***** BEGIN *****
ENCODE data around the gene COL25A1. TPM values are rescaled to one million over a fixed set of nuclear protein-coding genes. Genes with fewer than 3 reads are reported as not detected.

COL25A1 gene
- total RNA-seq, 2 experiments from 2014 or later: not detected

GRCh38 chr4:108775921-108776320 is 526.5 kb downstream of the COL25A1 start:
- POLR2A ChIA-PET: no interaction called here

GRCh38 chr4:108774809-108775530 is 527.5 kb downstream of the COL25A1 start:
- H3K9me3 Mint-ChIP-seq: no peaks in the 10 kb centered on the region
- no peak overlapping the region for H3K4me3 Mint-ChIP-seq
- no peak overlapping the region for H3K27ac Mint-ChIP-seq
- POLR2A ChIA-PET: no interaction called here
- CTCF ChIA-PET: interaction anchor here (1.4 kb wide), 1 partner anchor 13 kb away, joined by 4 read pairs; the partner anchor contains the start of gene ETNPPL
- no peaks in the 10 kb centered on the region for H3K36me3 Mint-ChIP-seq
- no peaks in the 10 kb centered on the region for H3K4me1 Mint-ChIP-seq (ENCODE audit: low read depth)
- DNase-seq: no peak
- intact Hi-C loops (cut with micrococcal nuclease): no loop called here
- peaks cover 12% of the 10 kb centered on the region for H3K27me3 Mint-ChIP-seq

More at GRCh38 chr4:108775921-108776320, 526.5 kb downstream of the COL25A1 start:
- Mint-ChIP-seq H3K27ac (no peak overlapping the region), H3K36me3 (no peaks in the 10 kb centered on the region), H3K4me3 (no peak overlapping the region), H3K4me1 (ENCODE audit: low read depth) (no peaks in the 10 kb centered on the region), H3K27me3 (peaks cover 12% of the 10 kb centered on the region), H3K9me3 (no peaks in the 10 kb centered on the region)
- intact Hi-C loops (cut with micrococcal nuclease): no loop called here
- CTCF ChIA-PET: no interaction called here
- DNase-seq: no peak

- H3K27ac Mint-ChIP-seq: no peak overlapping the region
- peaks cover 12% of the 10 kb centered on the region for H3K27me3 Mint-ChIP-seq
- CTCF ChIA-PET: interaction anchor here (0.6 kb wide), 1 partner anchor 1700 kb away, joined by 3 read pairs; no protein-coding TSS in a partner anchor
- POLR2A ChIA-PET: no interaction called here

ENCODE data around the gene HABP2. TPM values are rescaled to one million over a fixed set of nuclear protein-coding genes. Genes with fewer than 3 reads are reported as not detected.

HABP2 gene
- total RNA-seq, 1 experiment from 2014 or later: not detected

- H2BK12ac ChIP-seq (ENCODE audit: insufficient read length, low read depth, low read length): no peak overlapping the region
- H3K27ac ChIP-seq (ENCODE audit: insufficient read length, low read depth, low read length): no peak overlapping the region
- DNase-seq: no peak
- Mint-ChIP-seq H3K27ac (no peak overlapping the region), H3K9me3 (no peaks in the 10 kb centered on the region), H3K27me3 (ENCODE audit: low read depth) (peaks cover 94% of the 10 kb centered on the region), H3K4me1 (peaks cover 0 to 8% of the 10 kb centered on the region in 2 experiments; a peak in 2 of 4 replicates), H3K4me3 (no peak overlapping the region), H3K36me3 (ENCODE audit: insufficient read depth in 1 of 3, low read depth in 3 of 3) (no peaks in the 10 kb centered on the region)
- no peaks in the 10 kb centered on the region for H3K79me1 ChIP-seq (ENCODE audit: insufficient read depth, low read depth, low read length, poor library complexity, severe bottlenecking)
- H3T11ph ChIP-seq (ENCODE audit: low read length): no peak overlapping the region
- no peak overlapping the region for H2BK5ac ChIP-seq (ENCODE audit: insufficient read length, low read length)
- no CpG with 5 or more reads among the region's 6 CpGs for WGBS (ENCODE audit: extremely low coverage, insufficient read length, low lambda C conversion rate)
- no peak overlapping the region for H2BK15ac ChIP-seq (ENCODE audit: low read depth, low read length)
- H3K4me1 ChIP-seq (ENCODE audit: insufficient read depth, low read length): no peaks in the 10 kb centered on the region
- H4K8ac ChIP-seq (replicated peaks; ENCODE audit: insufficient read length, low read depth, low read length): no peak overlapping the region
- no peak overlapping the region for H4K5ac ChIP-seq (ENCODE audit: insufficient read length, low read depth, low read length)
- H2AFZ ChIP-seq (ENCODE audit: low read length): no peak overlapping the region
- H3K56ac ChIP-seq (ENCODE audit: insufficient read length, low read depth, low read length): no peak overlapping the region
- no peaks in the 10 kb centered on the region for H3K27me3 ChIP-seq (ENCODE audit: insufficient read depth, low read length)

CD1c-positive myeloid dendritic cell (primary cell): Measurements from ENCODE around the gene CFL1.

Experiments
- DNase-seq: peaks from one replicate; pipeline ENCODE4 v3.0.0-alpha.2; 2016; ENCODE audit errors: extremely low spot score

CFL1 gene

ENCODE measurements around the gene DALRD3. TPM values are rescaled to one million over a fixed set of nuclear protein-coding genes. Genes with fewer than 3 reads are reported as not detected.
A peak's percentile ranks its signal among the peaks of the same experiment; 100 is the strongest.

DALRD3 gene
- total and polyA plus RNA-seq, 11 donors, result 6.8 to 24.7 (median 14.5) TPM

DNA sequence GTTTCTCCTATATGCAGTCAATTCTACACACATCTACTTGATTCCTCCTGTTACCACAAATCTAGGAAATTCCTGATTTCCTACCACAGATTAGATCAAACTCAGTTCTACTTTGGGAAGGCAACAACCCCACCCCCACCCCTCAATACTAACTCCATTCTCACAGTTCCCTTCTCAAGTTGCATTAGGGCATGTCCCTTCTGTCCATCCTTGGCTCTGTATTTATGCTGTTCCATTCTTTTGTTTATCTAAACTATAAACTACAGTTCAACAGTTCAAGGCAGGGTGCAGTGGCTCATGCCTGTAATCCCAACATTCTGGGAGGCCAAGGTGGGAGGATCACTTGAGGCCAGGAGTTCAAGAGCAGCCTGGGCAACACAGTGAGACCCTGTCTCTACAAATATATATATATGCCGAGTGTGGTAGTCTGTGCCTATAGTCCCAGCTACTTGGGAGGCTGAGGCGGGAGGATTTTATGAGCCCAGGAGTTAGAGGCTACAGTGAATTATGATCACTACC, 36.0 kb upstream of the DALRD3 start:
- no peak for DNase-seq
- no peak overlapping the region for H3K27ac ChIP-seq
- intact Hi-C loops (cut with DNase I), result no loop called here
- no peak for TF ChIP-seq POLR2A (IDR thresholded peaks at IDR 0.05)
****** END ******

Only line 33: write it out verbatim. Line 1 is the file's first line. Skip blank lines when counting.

- no peaks in the 10 kb centered on the region for H3K79me1 ChIP-seq (ENCODE audit: insufficient read depth, low read depth, low read length, poor library complexity, severe bottlenecking)